And it works for everything that implements it in CPP, not in the PB. Thus the weird problem.
    Side note : IInterface* is not compilable in method parameters nor class.

I believe that TScriptInterface doesn’t work with BP, with the reason being that CPP doesn’t actually know anything within BP exists as BP is essentially a layer above CPP.

Alright, so: first of all thank you Dynamiquel and MagForceSeven for your help and insights <3

This is not a solution, but a summary of what to expect and the choices to make. There is no solution because its something Epic has to work on… (dont expect it to happen tho) or someone else maybe find a hack around.

Its a fact that cpp interfaces implemented in blueprints will always cast to null, see links below for why.

Sure there is another method to see if they implement the interface and use the interface’s methods… and these are reliable no matter if implementation is BP or CPP.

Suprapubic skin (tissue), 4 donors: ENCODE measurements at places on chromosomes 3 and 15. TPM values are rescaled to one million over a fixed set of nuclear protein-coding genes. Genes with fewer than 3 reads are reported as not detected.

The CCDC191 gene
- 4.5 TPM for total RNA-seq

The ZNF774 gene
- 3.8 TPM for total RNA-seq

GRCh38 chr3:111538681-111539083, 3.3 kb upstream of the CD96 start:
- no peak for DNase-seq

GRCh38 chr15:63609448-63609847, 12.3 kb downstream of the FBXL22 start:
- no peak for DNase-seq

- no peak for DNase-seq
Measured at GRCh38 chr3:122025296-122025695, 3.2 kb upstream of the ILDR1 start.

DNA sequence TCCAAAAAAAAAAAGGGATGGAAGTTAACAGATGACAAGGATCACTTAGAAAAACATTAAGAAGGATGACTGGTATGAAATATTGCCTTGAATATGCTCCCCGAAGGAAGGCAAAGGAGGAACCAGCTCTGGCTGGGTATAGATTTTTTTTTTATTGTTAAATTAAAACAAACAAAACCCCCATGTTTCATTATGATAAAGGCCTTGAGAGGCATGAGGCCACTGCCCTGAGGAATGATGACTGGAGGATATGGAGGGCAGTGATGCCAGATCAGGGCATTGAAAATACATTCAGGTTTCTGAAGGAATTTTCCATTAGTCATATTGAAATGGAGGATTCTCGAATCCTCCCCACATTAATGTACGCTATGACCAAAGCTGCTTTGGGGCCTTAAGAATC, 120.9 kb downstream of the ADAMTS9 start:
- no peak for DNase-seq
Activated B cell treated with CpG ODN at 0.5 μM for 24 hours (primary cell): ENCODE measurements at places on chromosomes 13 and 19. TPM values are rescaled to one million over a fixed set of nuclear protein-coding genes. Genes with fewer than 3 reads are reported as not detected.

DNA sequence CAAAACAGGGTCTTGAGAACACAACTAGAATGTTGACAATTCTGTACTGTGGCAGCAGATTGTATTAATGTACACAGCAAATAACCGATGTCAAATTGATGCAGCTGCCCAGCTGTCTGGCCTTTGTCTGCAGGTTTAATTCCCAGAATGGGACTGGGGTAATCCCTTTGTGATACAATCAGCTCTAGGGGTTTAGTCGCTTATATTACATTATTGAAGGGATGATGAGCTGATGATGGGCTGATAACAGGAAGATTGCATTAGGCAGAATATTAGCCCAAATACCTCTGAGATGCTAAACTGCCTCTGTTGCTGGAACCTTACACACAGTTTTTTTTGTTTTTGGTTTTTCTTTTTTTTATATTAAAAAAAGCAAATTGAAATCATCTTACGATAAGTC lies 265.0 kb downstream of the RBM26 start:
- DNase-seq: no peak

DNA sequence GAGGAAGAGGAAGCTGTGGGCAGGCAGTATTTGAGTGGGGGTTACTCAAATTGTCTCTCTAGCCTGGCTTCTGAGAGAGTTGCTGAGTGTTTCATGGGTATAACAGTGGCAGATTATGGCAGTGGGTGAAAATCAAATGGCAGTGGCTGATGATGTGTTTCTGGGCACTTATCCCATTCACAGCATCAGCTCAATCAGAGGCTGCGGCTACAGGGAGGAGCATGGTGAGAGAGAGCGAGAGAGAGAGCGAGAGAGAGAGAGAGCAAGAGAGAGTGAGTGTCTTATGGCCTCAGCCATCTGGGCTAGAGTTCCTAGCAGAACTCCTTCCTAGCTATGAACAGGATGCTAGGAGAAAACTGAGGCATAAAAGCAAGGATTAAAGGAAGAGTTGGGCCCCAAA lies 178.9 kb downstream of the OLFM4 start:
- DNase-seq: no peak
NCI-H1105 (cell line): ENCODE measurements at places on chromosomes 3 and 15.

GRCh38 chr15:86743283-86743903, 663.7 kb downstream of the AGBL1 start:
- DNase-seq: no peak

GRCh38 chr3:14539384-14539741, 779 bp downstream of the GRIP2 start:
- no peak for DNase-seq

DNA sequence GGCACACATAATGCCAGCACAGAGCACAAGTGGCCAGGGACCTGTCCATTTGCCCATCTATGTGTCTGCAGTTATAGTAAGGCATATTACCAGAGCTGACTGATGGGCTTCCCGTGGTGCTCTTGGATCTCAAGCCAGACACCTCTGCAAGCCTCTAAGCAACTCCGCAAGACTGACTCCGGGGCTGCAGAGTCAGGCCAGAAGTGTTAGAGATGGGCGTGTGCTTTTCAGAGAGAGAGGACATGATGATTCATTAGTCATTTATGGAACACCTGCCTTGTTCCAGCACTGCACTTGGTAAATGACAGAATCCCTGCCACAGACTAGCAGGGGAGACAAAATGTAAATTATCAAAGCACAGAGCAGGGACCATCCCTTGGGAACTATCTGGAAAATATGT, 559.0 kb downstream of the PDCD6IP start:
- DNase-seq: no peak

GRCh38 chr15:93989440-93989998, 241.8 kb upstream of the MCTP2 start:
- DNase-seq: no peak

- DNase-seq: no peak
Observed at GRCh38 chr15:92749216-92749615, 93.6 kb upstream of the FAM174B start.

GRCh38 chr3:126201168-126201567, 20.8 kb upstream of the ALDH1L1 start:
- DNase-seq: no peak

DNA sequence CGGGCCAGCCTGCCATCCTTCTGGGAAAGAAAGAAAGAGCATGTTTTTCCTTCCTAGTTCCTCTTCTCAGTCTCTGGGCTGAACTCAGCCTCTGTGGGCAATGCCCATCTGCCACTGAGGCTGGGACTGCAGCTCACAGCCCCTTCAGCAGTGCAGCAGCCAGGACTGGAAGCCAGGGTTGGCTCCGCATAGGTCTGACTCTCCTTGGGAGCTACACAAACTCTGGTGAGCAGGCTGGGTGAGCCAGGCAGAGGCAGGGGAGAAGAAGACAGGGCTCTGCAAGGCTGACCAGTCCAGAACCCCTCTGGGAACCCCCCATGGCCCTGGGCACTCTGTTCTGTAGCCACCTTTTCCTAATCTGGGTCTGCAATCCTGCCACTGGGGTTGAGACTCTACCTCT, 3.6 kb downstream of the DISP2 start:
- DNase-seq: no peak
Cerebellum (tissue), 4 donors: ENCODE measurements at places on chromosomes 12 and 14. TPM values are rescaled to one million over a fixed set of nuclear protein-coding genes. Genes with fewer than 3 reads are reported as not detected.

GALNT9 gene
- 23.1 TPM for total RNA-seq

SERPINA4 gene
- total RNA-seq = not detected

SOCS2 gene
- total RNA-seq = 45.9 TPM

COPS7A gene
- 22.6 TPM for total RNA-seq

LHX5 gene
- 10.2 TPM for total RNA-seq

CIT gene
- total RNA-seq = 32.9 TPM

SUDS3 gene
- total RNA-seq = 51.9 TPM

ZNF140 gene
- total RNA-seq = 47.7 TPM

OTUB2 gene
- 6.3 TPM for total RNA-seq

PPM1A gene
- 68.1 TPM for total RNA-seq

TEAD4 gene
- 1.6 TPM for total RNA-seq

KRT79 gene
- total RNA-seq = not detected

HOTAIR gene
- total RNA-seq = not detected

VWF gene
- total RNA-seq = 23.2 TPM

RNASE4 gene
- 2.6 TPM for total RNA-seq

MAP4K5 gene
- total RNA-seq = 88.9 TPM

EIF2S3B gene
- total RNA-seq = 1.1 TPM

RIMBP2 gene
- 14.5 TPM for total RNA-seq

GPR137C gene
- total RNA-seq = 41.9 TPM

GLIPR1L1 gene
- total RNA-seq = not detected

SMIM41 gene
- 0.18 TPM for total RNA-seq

But there’s nothing safe for casting.
So if you got an actor by raycasting and a method that takes an interface, and want that method to take it: you can’t do nothing (well, you may still make another method that takes an actor, but thats what we’re trying to avoid).

From here on, you can make one of these 2 choices for your project:
A. NEVER implement interfaces in blueprints.
B. Implement interfaces in blueprint whenever.
(These are for good practices and consistency reasons).
I’m very noob on this and still have to grasp the full extent of these decisions, if you have insight, please share!

Why A:

  • Allow methods to enforce the usage of Interfaces as parameters. ie.: DoSomething(TScriptInterface& v). This is awesome because you never have to cast and verify at runtime, thus saving headaches. IMHO this is too useful.